However, these are far from the traditional mall. Stores are now pressed to blend e-commerce in with their traditional offerings, allowing for shoppers to view products in-store and then easily find them online at a later time. This places somewhat of a burden on retailers, requiring more fulfillment centers within reach of their stores. Storage centers are even more important than ever for good supply chain management.
Urban development is also being influenced by these new trends. Now, large retailers are becoming a part of infill, and are trying to make themselves a part of the urban core to appeal to those living in the area.
Another somewhat fringe market that stands to grow in the face of the demographical shift is self-storage units. As previously mentioned, Baby Boomers are now starting to retire off of the significant amount of wealth that they have accumulated over their lifetimes. As they work to downsize to apartments, the question of property hangs over them. Because of the trend towards smaller, less expensive apartment offerings, self-storage is growing as a way for Boomers to better manage their property.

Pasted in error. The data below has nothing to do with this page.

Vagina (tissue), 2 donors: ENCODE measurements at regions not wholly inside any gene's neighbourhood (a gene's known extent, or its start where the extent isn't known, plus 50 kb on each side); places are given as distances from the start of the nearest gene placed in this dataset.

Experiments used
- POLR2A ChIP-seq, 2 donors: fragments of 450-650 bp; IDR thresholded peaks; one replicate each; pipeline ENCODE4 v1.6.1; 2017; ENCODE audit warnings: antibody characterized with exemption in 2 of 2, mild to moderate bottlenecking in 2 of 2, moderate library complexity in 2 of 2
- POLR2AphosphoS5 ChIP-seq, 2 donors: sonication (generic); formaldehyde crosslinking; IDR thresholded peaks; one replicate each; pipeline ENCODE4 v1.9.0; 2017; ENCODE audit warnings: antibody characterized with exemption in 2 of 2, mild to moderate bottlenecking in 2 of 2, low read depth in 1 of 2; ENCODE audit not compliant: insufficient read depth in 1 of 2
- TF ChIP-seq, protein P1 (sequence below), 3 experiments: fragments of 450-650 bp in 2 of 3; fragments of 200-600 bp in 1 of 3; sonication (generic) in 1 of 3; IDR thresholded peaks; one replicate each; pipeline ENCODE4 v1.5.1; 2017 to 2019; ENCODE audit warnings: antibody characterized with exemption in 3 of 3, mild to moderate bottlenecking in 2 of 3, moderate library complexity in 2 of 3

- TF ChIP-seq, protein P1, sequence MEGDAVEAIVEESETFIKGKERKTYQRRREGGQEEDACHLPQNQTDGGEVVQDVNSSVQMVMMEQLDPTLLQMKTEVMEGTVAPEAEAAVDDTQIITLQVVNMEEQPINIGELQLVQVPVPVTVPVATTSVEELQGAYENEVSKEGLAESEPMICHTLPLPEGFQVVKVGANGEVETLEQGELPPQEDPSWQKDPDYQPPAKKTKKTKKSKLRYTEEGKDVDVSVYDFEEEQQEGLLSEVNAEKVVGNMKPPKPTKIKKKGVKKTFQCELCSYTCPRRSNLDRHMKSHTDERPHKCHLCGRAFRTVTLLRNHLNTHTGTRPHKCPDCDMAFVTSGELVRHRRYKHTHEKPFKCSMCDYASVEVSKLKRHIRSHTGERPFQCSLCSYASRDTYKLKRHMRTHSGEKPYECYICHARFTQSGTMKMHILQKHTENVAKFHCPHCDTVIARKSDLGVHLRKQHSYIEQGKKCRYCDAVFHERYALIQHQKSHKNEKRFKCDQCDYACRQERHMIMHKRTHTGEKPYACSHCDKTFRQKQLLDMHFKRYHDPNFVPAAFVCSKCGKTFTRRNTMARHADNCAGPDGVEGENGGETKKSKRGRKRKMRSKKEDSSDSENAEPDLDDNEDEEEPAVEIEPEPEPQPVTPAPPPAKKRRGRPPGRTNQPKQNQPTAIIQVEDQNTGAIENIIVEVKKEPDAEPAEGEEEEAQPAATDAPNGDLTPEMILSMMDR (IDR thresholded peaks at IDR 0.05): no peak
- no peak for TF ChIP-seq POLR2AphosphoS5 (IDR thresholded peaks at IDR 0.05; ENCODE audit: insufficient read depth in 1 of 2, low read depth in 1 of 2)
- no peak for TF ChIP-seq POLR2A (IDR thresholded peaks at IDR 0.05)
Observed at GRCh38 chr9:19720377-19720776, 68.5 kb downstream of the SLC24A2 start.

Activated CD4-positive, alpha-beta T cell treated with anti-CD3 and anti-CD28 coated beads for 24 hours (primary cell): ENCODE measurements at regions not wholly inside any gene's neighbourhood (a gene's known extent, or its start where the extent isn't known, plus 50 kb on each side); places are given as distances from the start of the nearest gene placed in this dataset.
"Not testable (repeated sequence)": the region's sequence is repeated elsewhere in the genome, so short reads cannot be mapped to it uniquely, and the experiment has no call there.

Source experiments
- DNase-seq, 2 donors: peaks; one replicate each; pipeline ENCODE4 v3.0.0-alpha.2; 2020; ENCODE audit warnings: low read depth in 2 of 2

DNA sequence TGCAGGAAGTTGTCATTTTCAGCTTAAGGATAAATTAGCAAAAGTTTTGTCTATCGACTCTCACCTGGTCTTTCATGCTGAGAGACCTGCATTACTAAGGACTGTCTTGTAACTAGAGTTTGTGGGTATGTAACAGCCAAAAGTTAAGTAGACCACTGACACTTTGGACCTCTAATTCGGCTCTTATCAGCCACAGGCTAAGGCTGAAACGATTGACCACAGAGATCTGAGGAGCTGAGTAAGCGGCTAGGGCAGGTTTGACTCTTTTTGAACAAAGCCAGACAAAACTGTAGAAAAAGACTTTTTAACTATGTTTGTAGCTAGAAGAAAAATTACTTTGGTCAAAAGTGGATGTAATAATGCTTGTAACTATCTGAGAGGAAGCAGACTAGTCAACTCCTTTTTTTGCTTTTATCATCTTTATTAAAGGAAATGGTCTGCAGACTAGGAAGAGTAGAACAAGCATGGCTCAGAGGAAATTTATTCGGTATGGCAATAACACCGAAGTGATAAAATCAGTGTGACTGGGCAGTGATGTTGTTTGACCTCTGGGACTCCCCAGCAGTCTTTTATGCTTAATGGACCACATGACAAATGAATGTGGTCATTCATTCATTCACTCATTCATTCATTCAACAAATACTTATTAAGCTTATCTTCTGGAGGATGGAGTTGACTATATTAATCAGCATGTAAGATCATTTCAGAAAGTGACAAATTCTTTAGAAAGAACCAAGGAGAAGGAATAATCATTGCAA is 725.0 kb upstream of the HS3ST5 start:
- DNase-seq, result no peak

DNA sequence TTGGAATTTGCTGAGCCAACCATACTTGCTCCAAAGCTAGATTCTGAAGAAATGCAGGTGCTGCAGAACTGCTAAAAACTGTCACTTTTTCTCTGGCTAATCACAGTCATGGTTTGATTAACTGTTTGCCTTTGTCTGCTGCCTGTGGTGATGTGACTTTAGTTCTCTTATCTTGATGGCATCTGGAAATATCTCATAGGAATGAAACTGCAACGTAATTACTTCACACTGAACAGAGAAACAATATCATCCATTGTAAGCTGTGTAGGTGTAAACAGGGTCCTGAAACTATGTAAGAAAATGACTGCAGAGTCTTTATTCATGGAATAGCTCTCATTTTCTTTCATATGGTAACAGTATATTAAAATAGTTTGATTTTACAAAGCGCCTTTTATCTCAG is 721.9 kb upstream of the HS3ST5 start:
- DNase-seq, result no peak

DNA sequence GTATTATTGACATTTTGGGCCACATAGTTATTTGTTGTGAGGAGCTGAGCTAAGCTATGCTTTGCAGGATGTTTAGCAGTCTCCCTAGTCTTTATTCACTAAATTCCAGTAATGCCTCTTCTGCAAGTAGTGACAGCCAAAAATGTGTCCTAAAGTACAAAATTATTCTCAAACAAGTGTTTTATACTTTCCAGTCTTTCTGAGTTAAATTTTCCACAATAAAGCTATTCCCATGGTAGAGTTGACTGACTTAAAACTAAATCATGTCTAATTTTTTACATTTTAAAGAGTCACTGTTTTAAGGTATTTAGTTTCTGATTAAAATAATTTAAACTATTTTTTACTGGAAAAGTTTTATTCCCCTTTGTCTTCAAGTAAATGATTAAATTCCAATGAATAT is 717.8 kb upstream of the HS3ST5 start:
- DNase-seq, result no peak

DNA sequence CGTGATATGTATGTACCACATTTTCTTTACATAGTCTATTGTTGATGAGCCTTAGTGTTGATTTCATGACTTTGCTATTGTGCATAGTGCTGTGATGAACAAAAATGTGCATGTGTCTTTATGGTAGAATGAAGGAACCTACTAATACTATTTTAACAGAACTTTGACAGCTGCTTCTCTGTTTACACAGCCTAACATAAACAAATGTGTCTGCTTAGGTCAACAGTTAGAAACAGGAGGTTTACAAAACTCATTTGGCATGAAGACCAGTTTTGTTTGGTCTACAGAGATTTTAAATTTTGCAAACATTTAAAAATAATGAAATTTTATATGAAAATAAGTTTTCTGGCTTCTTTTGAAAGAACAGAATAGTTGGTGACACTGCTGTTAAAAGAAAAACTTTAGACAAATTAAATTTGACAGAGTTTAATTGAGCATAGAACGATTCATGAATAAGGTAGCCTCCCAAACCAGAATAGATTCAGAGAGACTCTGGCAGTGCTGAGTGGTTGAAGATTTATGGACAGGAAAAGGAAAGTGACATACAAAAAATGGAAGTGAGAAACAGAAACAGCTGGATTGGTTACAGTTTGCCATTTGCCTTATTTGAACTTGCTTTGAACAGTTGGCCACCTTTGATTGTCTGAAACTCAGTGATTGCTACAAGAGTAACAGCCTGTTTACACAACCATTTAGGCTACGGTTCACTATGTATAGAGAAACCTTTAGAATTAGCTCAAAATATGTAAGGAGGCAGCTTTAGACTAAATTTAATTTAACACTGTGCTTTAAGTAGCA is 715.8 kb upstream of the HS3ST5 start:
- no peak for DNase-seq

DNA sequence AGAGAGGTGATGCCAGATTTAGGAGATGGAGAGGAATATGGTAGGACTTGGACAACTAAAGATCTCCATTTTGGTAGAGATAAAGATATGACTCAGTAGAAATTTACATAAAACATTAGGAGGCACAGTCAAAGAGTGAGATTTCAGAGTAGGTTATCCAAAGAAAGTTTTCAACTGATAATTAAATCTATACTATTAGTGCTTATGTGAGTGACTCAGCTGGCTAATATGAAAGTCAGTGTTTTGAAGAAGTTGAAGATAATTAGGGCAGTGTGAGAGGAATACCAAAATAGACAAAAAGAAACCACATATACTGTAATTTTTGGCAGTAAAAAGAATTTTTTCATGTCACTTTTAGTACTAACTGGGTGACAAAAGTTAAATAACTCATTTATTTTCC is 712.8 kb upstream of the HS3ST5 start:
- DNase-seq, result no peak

Recent concerns are that the industry is not prepared to deal with this new influx of demand. Experts also believe that a certain aesthetic, including paved roads, nicer looking security, and an attractive landscape will be necessary to attract Boomers, making many of these companies reevaluate their properties. Still, this will not put any sort of a damper on development, making self-storage a profitable and rapidly growing industry.
There is no question that the shift between generations has and will continue to impact real estate, among many other industries. The general shift towards suburban development with urban amenities has led to businesses clustering around these microcities, with extensive office development occurring in urban cores. In the future, expect more experimentation with both city residential housing and office space, and retail experiences becoming more diverse and centralized, integrating both traditional and experiential offerings. With Millennials moving into the workforce and Baby Boomers moving out, real estate faces new trends and is adapting to new generational needs and desires.